While we fully expect continued strength in our operations going forward, course correcting adaptations are vital to the execution of a focused agenda,
Barry Diller

Contentment is not the fulfillment of what you want, but the realization of how much you already have.

Shou Yu (Hand Language)

Here are some additional pictures for your enjoyment. There was a photo slump while the rain was here but things should pick up. Things are definitely getting busier for us. The most exciting thing happened to me on Saturday. While walking in a local market, I saw deaf people! Their picture is above. Before I could get nervous, I was tapping one on the shoulder. Before I knew it we were having a conversation (somewhat)!! They understood me!! It is amazing! Now I have to see them again and maybe they will help me learn their sign language and I can share what I know with them. I was so excited my face was beaming, or so I have been told. Perhaps I do not have to give it up after all. How awesome would that be? Anyway, here are the pics. Enjoy!

A Stroll Through the Market

You can get almost anything at the market. You can get fresh sugar cane juice pressed by the sweetest YeYe (Grandfather) in the city. 1 Kuai or about .15 cents buys a dixie cup of sweet goodness. We had sugar cane in our garden as a child. It tasted like a memory. YeYe and his wife have been squeezing cane juice for over 15 years. He had a lot to say about everything and we listened for about 15 minutes.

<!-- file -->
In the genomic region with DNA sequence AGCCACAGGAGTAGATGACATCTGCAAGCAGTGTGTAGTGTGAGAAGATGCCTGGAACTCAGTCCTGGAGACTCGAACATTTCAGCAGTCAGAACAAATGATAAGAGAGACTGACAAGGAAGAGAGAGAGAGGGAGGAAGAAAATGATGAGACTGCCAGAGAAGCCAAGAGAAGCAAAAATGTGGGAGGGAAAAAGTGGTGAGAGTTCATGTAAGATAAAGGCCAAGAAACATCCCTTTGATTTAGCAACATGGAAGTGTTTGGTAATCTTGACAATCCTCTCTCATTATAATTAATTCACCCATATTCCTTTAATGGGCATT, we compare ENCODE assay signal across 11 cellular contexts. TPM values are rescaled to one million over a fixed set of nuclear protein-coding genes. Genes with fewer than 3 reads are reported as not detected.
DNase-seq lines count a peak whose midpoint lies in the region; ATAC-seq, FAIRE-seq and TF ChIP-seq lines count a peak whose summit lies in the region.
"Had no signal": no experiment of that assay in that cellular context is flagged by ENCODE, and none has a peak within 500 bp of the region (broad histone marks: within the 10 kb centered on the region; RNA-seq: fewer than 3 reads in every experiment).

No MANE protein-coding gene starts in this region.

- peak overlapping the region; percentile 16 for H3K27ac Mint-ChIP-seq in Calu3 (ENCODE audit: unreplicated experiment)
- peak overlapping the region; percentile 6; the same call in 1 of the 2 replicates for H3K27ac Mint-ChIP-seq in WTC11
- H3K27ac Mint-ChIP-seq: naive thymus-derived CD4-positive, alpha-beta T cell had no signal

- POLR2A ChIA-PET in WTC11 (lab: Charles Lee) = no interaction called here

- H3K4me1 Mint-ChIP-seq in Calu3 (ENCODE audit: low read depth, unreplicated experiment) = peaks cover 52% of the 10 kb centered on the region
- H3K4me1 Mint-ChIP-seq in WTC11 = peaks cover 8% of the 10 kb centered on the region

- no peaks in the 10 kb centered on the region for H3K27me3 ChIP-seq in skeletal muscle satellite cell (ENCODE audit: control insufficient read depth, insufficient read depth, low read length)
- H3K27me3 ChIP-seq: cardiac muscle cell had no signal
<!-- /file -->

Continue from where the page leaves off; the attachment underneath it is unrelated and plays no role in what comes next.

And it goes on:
If you still have time, you can sit and enjoy your juice while having those nasty ingrown toenails clipped and cleaned.
Have a problem with wax build-up? No problem. The local E.N.T. (Ear, Nose, and Throat doctor) has a shop set up right next to the pedicurists. He is very handy with a penknife or chopstick or whatever else sharp long and pointed he has in his hand. The victim (patient) was nice enough to inform us that
the process was hen shufu (very comfortable). No Thank You!
If you can still hear after that, you can walk down a few paces and take dance lessons. If you aren't deaf already, you will be after enduring the instructor's booming voice blasting the next steps in your now wax-free ears. In other stalls you can sit and have your hair blackened or have a facial, but only under one eye or on one side of the face; you have to purchase the product to get the full experience.After pampering yourself, you can sample the plethora of eatables for sale: dried shrimp, handmade sausage that would make an Italian cringe, pickled pears, face of pig, a plethora. Actually there are a few familiar items: kabobs, boiled peanuts (not salty), pork rinds (spicy and plain), peanut brittle and sesame candy. Visiting the market is a culturally stimulating experience, come and enjoy!


"If fools went not to market, bad wares would not be sold"